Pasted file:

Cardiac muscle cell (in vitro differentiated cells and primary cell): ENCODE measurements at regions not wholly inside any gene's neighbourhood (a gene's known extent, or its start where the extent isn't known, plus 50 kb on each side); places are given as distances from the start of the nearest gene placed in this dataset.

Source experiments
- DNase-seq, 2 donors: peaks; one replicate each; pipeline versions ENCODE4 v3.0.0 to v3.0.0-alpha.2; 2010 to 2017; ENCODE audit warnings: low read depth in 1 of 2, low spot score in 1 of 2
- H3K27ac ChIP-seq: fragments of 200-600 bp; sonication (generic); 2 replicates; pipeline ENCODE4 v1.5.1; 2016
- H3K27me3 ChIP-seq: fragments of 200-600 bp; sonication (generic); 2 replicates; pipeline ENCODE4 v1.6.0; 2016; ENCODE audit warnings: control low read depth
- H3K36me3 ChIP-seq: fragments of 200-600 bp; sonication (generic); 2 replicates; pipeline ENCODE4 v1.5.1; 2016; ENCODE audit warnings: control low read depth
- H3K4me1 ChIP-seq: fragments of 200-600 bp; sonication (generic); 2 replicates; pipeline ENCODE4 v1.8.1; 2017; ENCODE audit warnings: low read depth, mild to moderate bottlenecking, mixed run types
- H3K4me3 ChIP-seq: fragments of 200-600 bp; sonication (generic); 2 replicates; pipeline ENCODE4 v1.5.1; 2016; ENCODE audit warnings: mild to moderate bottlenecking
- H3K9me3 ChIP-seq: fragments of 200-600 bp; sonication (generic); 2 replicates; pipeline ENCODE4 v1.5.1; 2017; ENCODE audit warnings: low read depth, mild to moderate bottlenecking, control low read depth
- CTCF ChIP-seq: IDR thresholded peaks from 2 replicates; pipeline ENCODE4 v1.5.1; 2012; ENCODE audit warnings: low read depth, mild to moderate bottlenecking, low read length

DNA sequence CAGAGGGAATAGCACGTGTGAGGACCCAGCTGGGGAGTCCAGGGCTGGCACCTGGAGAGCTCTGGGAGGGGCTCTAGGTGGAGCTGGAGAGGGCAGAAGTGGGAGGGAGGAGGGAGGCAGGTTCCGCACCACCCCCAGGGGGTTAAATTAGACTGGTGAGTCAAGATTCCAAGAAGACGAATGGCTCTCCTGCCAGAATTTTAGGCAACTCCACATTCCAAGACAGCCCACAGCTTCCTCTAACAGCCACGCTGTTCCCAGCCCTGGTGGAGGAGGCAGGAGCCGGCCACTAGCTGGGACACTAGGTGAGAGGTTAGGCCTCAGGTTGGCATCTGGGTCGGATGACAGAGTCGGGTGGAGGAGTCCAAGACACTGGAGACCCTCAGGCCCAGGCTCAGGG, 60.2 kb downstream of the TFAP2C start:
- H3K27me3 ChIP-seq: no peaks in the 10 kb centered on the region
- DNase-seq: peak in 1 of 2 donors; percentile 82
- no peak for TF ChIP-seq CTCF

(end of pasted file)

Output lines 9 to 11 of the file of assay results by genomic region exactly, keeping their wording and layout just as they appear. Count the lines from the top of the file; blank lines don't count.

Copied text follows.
- H3K9me3 ChIP-seq: fragments of 200-600 bp; sonication (generic); 2 replicates; pipeline ENCODE4 v1.5.1; 2017; ENCODE audit warnings: low read depth, mild to moderate bottlenecking, control low read depth
- CTCF ChIP-seq: IDR thresholded peaks from 2 replicates; pipeline ENCODE4 v1.5.1; 2012; ENCODE audit warnings: low read depth, mild to moderate bottlenecking, low read length

DNA sequence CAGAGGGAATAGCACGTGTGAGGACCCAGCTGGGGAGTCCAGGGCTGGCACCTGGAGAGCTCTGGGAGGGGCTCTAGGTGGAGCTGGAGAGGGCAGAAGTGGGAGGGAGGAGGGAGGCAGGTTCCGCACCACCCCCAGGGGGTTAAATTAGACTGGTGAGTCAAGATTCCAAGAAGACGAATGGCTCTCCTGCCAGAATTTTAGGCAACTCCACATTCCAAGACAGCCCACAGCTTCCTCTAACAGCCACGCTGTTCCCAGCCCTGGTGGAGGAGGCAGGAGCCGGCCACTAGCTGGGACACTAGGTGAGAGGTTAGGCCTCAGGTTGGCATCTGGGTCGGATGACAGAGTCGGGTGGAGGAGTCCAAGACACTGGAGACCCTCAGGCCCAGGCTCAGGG, 60.2 kb downstream of the TFAP2C start: